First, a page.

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ATP Partners

The National Park Service (NPS) has long relied on partnerships with outside organizations to enhance resource protection and the visitor experience. The dedication to park units’ resource protection and providing quality visitor experiences affects a broad array of citizens, government agencies, and interest groups. Partnerships allow the NPS to tap the skills and resources of the larger community, and enable NPS to extend its mission outside park boundaries.

Who Are Our Partners?
Partner groups will vary according to the park and the issues, but there are partner groups at the state and federal level that should always be contacted when seeking project approval and funding assistance.

The NPS transportation program is actively exploring the use of a variety of transportation modes to accommodate visitors, alleviate congestion, improve the visitor experience, and protect park resources. The Alternative Transportation Program (ATP) was developed by the NPS in 1998 to respond to the growing demand for innovative solutions to complex transportation challenges. The program consists of professionals working in partnership with the Federal Lands Highway Division of the Federal Highway Administration to provide policy guidance, funding, preplanning assistance, and other services related to alternative transportation.

Below you will find links to several resources describing the National Park Service’s work with a variety of partnerships in developing additional alternative transportation modes.


Partnering for Success: Techniques for Working With Partners to Plan for Alternative Transportation The first resource, Partnering for Success: Techniques for Working With Partners to Plan for Alternative Transportation, is based on interviews and other materials gathered from nine National Park units: Acadia National Park, Cape Cod National Seashore, Golden Gate National Recreation Area, Grand Canyon National Park, Great Smoky Mountains National Park, Mt. Rainier National Park, Lowell National Historical Park, Yosemite National Park, and Zion National Park.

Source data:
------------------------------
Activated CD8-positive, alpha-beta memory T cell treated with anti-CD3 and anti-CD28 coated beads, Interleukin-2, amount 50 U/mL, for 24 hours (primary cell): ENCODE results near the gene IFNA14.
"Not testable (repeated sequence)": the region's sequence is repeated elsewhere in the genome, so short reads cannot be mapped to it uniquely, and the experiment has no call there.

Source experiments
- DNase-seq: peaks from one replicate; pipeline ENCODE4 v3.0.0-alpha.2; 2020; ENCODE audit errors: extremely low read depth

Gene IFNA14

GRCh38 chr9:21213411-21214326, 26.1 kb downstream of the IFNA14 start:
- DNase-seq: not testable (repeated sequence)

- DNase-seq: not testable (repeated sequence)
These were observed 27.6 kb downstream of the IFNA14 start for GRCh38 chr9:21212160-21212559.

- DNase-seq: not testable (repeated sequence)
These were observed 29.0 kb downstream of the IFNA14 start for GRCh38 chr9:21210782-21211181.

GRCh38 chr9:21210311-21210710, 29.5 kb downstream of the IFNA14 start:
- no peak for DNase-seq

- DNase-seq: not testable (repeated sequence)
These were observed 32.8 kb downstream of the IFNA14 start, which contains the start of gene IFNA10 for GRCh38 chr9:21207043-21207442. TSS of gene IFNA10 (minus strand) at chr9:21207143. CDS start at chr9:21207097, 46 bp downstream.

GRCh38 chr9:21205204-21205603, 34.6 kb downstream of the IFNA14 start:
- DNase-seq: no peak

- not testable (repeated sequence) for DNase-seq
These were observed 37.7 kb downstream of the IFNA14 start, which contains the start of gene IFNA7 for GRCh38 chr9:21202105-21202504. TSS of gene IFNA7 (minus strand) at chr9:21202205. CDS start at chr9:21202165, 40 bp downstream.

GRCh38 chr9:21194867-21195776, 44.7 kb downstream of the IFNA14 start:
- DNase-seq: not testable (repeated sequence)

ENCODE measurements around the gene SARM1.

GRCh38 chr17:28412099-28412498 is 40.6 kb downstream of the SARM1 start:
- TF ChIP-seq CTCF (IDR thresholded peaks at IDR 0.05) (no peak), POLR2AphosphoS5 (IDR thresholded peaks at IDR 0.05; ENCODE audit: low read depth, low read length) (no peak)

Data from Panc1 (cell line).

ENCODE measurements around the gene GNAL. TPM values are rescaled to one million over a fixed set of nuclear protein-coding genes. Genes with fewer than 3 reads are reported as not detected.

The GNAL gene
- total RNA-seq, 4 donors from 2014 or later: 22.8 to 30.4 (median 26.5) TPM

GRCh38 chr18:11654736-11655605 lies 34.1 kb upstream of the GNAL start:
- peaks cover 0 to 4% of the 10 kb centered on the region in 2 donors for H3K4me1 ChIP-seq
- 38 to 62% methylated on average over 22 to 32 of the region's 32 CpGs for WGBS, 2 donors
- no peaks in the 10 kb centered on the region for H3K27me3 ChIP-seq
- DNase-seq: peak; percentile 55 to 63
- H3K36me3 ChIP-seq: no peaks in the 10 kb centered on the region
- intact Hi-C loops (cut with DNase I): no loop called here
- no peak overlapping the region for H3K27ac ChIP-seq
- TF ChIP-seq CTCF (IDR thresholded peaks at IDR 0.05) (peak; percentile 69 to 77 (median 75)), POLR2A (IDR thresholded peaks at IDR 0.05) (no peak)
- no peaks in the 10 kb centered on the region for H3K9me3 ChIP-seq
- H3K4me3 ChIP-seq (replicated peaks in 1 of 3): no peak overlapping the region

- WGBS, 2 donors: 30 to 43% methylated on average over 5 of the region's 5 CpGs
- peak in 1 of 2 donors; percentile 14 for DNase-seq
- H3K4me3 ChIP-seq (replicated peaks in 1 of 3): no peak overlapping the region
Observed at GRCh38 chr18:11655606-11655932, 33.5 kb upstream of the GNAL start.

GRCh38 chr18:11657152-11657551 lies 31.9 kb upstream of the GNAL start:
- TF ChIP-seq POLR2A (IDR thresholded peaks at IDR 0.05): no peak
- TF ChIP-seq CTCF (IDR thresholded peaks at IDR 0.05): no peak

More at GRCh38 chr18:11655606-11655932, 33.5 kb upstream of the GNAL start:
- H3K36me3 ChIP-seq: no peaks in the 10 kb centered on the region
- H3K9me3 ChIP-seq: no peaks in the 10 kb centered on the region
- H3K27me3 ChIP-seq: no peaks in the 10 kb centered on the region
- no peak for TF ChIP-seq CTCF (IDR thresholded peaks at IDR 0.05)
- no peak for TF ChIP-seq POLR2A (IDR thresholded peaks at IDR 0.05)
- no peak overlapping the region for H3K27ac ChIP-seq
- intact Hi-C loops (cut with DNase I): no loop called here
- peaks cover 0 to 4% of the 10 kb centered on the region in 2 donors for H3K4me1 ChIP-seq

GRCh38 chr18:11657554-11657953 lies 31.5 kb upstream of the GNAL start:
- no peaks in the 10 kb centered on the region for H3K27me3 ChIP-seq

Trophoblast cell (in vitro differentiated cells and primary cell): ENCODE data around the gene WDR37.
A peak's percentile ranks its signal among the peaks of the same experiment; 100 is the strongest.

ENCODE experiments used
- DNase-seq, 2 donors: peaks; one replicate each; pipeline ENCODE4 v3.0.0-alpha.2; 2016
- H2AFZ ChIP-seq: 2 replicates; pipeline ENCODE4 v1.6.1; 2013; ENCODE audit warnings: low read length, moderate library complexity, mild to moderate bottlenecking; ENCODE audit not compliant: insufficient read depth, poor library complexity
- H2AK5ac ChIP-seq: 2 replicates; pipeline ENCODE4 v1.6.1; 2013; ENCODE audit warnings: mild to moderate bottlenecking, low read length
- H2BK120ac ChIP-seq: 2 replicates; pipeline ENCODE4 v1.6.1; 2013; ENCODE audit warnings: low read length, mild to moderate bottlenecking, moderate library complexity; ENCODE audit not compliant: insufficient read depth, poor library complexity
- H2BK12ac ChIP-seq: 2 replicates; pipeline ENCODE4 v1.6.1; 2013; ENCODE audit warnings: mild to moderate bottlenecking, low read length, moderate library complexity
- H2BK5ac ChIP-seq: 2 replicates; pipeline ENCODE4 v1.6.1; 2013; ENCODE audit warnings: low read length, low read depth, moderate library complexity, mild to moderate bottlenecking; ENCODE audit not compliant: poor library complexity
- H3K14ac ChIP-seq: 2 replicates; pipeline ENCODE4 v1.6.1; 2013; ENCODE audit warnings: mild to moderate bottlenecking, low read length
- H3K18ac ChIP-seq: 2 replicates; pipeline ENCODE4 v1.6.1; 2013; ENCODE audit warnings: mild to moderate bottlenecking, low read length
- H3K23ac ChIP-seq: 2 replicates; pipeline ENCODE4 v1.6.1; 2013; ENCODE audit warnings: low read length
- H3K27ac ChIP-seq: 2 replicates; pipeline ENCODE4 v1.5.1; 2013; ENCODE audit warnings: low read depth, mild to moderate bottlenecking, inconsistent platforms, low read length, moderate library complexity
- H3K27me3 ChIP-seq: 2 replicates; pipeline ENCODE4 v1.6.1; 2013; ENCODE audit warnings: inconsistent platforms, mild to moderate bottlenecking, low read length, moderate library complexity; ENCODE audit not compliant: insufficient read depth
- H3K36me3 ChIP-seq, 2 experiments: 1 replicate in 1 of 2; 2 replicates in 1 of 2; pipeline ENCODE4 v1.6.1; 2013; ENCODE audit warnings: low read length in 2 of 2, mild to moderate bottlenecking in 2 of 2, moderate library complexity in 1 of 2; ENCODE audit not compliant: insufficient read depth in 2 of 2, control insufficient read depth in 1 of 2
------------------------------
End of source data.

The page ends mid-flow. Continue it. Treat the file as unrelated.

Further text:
Partnering for Transportation Success at Acadia National Park The second resource is a compainion document, Partnering for Transportation Success at Acadia National Park, is an in-depth case study of the Island Explorer a shuttle bus system designed to respond to growing traffic congestion both in Maine's Acadia National Park and in the adjacent towns on Mount Desert Island, especially Bar Harbor.   This case study includes lessons learned from planning and implementing alternative transportation systems (ATS) and from developing partnerships with local and regional communities.
   
Planning Through Partnerships: Alternative Transportation at Boston Harbor Istlands National Park Area The third resource is Planning Through Partnerships: Alternative Transportation at Boston Harbor Istlands National Park Area. This brief case study tells the story of a successful and collaborative transportation planning process that has been instrumental in securing political and financial support for transportation facilities. Rather than hiring an outside consultant to develop a transportation plan for the park, Boston Harbor Islands used planning funds from the NPS Alternative Transportation Program to work hand- in- hand with the partners of the park-nonprofit institutions, advocacy organizations, and municipal and state agencies-to create a vision for transportation at the park that all of the participants could embrace.